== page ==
Insurance, of course, should not be a tool to protect offenders. The law (article 928 of the Civil Code) expressly prohibits the insurance of illegal interests. Otherwise, anyone could insure, for example, the risk of paying a fine for violating the Rules of the Road or the risk of incurring criminal penalties for committing a crime. It is not difficult to guess what this would lead to. That's just self-respecting companies (and customers) directly stipulate what exactly should be understood as “illegal interests”, otherwise the meaning of insurance will be completely lost. The words “Violation of the current legislation” are too general, and insurers dishonest, trying to hide behind them, try to refuse to pay the client. After all, any violation of the Rules is nothing but a violation of applicable law. Therefore, if you get into an accident and find himself the culprit, you can’t see the money with a cleverly drawn up contract. And it will be pointless to sue - the client’s signature is in the insurance policy: he is familiar with the rules of this company and has committed himself to strictly abide by them. The court will refuse the lawsuit.
But, you must admit: it’s one thing when the client is a malicious violator of the Rules and got into an accident as a result of a deliberate violation (for example, he drove into the oncoming lane to go around the traffic jam or got behind the wheel while intoxicated). In this case, he really should be fully responsible for the harm done to him, and the refusal of the insurance company will be completely fair. It’s completely different - when an accident occurs due to a simple accident, even if inattention, but not in any way the malicious intent of the client! It is for such cases that voluntary insurance exists. For the fact that the company assumes certain risks of the client, she receives money.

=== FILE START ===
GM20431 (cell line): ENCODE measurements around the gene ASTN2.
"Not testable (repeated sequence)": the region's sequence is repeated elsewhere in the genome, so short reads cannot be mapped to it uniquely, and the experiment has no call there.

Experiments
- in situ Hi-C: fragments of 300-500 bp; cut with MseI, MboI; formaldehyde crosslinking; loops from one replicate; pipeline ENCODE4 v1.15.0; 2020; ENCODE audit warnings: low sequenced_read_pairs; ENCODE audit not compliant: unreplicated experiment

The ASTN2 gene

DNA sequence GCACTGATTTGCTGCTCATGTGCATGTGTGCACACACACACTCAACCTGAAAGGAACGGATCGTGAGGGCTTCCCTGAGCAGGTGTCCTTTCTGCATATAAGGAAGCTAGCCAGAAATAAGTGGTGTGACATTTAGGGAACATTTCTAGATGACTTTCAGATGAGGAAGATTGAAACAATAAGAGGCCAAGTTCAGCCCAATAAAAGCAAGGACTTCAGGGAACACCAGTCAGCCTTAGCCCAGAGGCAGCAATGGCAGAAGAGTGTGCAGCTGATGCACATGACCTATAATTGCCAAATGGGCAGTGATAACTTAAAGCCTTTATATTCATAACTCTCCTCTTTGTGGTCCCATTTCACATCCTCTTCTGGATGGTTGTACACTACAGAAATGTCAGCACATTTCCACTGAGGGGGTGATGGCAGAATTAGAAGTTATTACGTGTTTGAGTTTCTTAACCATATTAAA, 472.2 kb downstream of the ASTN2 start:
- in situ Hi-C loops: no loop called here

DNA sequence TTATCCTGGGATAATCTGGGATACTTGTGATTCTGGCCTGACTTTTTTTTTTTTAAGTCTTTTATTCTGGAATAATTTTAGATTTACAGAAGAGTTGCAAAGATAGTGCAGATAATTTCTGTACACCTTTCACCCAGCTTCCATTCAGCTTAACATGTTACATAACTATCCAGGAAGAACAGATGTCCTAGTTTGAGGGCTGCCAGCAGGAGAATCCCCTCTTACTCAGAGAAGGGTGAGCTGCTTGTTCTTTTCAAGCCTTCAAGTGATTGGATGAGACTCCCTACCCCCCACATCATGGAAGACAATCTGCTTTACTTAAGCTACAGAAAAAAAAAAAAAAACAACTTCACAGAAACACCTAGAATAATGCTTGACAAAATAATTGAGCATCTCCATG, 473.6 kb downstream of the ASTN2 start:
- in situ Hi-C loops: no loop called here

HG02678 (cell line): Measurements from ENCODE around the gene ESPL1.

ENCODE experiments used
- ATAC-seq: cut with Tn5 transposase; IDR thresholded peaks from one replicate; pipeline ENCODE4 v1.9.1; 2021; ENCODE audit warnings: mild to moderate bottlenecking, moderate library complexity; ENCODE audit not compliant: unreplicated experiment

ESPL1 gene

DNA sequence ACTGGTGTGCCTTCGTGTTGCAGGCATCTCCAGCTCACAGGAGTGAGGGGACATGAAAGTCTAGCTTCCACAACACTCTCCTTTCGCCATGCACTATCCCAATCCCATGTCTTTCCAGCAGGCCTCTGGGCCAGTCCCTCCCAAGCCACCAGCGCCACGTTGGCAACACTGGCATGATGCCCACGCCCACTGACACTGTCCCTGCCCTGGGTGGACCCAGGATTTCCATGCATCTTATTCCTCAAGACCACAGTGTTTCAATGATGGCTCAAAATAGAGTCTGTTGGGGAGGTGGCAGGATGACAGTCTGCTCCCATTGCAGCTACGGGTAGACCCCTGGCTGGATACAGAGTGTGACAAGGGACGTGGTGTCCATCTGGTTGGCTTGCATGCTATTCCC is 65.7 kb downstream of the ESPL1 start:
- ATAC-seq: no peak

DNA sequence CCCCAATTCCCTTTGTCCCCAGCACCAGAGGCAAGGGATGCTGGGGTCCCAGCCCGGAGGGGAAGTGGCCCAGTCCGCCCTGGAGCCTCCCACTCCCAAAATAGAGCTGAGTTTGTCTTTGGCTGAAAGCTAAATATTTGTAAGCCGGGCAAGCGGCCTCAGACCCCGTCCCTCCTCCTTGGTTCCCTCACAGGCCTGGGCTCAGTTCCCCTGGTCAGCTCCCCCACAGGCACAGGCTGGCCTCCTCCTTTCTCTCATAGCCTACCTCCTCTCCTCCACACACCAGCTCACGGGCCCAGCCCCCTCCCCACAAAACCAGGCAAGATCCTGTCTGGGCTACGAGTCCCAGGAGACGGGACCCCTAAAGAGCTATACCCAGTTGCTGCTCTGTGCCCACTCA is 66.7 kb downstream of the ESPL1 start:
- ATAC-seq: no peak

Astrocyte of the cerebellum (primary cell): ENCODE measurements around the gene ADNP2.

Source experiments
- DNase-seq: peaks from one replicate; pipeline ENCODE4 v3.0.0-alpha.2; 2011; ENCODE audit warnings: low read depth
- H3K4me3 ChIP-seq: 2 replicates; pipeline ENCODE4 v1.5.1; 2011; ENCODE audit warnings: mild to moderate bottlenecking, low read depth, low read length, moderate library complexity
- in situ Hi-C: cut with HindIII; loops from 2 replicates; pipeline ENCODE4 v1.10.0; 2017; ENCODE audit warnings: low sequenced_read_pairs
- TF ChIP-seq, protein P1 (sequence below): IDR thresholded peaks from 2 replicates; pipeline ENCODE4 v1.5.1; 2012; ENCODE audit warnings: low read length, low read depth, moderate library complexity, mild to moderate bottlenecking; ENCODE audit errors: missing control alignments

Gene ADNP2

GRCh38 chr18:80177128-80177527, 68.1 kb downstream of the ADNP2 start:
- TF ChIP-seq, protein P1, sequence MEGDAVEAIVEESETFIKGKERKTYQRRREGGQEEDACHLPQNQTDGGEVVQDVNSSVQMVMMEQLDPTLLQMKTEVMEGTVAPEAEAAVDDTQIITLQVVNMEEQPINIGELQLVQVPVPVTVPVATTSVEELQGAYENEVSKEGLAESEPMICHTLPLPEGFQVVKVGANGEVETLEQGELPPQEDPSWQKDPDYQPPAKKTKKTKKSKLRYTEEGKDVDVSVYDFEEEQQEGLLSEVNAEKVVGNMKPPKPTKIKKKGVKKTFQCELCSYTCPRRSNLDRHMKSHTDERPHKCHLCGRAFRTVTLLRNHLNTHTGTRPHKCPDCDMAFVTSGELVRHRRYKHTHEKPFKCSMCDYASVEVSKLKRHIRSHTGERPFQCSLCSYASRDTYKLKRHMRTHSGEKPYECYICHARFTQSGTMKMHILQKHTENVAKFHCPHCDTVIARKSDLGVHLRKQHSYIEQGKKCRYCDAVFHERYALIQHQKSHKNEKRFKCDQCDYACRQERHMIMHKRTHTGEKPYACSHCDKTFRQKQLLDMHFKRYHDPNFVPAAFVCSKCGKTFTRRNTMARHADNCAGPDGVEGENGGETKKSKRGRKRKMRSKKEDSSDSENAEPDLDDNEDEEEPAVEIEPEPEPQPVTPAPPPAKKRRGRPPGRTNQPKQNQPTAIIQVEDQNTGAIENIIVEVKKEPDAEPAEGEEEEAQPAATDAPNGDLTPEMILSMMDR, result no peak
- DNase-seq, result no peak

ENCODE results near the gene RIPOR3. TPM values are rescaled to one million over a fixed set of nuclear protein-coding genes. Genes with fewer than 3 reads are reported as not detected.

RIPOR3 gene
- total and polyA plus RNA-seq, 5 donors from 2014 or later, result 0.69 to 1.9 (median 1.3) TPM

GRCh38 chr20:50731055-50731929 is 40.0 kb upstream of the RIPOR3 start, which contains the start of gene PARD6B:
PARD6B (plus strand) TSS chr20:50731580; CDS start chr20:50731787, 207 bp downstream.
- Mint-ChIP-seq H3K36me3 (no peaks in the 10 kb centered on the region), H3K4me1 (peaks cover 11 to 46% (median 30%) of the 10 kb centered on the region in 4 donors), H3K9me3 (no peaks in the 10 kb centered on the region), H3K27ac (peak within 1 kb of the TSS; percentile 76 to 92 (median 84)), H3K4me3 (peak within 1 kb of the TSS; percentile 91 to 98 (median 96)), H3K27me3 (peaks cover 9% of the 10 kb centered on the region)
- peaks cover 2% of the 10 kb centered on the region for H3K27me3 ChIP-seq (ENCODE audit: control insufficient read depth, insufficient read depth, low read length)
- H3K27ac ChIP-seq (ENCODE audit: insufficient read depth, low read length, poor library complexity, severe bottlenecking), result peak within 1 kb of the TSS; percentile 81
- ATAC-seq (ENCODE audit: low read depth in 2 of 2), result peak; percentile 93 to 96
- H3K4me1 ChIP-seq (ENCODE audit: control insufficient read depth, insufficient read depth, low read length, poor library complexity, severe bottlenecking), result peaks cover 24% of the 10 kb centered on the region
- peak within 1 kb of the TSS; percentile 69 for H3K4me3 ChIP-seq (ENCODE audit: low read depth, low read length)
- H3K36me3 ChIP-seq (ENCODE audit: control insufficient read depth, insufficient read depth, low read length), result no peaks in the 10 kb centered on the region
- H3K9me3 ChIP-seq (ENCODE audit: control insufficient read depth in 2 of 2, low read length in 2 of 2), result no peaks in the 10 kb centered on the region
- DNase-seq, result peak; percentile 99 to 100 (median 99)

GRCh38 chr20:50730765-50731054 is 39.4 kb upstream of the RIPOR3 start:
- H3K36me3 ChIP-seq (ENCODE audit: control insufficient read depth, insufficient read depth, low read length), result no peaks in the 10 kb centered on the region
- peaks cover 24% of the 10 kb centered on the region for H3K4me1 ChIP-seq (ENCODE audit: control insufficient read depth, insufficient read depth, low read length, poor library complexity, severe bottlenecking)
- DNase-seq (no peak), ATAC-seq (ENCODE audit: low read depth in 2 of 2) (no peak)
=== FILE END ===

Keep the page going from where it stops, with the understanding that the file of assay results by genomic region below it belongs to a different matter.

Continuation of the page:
In our case, there was no intent on the part of Elena, although the fact remained that in accordance with the decision of the traffic police there was a violation of the Rules in the actions of Z. From a formal point of view, this did not mean at all that she was unequivocally to blame for the accident. The issue of guilt in an accident is decided only by the court. But if you sue the NSL, having this decision in hand, it will be quite difficult to prove Elena's innocence. Practice shows that in such cases, courts more often take the side of the traffic police. Based on this, we decided to appeal the decision. Fortunately, the ten-day period for appeal has not yet passed, and we wrote a complaint addressed to the head of the traffic police department.
The boss, fortunately for us, turned out to be not only a real professional, but also an extremely nice person. The whole conversation took no more than half an hour. He carefully listened to us, read the complaint and … apologized for the actions of his employee. Then he canceled the decision.
We waited 10 days - the time required for this decision to take effect - and together with Elena we went to the insurance company. Not really counting on success, they wrote a statement and attached a resolution of the traffic police to it. The same young man, without batting an eye, repeated his tirade word for word, after which, a little softer, added: “Well, if you want, we will pay you 4 thousand dollars …” Thank you, of course, for such unheard of generosity, but the amount, indicated in the insurance policy, which the insurance company is obliged to pay to Elena in case of theft or complete destruction of the car, is almost three and a half times more - 14 thousand (!) dollars. We had no choice but to go to court.
A LESSON IS NOT A PROCESS